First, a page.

IES: New margins on petroleum products “insensitive”

The government has introduced two levies resulting in an increment in petroleum prices at the pump

The Institute for Energy Security (IES) has called on the government to withdraw the increased margins on petroleum products that will translate into an increase in prices of fuel at the pumps.

The National Petroleum Authority (NPA) has published new increases in some margins in the Price Build-Up (PBU) of petroleum products, effective 1 May 2021.

The amended margins were made available to the various Petroleum Service Providers (PSPs) on the 29th of April 2021 and at the end of the April 2021 second pricing window. The amended margins include the BOST Margin, the Primary Distribution Margin (PDM), Fuel Marking Margin (FMM) and the Unified Petroleum Price Fund (UPPF) Margin.

For the UPPF Margin, GHp3 per litre is added on all liquid products except for Premix fuel, MGO Foreign, Gasoil Mines, Gasoil Rig, plus an addition of GHp3 per kilograms on LPG. The PDM has also been increased to GHp30 per litre of Petrol, Diesel and Kerosene.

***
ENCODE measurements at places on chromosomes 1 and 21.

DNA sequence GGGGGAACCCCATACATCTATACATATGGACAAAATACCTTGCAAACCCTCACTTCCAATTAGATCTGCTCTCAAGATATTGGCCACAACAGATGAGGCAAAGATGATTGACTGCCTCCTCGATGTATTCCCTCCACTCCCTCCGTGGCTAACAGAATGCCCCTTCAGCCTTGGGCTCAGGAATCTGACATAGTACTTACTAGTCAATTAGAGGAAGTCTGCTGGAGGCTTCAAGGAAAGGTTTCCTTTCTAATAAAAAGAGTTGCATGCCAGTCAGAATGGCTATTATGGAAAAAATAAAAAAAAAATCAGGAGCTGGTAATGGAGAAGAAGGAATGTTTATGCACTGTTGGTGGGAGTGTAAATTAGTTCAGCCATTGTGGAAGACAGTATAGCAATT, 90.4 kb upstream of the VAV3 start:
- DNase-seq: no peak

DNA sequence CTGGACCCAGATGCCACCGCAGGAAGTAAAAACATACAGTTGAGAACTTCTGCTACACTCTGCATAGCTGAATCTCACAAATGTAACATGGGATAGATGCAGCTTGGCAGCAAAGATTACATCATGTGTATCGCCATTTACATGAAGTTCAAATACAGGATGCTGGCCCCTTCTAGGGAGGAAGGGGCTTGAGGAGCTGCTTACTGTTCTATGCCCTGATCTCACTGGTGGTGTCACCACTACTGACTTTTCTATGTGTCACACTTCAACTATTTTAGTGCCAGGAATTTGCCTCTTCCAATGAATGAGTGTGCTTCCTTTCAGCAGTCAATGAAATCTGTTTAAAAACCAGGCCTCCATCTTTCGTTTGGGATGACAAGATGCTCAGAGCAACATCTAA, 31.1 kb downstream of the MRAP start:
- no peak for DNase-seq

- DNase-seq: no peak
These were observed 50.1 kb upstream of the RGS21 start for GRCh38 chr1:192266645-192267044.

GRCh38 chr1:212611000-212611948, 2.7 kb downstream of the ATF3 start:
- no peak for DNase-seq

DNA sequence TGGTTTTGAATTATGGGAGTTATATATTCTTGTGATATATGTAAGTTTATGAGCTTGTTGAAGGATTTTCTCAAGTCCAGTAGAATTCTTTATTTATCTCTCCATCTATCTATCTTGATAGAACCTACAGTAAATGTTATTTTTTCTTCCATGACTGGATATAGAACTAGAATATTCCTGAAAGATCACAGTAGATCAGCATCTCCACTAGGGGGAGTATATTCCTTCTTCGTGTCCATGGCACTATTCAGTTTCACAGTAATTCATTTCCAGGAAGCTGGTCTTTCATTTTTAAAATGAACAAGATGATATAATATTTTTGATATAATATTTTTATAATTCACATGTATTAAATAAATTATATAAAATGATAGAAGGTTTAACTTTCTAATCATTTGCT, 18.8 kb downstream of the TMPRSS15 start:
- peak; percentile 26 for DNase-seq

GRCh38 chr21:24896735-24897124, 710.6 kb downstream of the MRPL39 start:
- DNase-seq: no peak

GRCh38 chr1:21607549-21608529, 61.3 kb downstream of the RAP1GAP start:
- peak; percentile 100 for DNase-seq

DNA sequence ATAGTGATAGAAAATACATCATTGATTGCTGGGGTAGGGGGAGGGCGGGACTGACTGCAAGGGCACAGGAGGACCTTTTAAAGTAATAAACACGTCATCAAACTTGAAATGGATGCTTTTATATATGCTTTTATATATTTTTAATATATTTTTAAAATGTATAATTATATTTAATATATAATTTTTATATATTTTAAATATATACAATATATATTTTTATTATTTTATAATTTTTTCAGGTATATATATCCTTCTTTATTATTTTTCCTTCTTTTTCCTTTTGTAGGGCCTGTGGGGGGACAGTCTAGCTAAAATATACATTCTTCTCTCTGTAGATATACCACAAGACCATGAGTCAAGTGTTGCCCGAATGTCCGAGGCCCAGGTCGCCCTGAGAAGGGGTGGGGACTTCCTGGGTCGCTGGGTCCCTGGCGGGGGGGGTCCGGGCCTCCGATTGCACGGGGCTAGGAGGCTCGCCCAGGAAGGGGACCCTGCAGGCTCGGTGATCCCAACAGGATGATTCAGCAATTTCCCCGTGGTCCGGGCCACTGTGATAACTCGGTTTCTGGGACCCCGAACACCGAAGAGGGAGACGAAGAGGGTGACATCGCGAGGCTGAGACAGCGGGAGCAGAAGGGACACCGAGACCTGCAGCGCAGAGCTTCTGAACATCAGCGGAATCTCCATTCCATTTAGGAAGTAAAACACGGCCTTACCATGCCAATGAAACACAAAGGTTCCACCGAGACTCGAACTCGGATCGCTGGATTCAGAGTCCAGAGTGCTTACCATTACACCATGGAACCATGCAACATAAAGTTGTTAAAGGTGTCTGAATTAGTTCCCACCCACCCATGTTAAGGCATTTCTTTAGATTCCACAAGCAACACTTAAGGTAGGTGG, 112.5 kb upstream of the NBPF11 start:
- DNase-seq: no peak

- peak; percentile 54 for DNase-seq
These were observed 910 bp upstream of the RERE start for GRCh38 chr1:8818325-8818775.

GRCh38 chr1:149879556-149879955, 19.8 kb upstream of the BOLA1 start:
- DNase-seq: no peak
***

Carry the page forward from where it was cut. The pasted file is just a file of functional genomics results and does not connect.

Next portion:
In a statement, the IES said, “these amendments in margins come to add to the introduction of the Sanitation and Pollution Levy (SPL) of GHp20 per litre of product, and the addition of GHp10 per litre on the Energy Sector Recovery Levy (ESRL)”.

IES said, “this action by government, through the National Petroleum Authority can best be described miscalculated, insensitive, careless and inconsiderate, looking at the times the country is going through.”

It is therefore calling on the government and NPA to immediately withdraw the increased levies on the UPPF Margin, PDM, FMM and the BOST Margin, to alleviate the burden on the ordinary Ghanaian citizen. It must be stated that there is no justification for these increase, and of course, counter-productive.

“The IES finds these new amendments in the various margins as a nuisance and insensitive to the Ghanaian petroleum consumer, particularly as the impact of the COVID-19 pandemic is still felt by the majority of Ghanaians. The consumer is already burdened with several taxes, in the face of job losses, salary cuts, and collapse of businesses et cetera; following the pandemic”, the statement added.

“It is therefore inappropriate for the government to lay more burdens on Ghanaians through the amendments in fuel margins. The IES finds no justification for the increases in these margins”.

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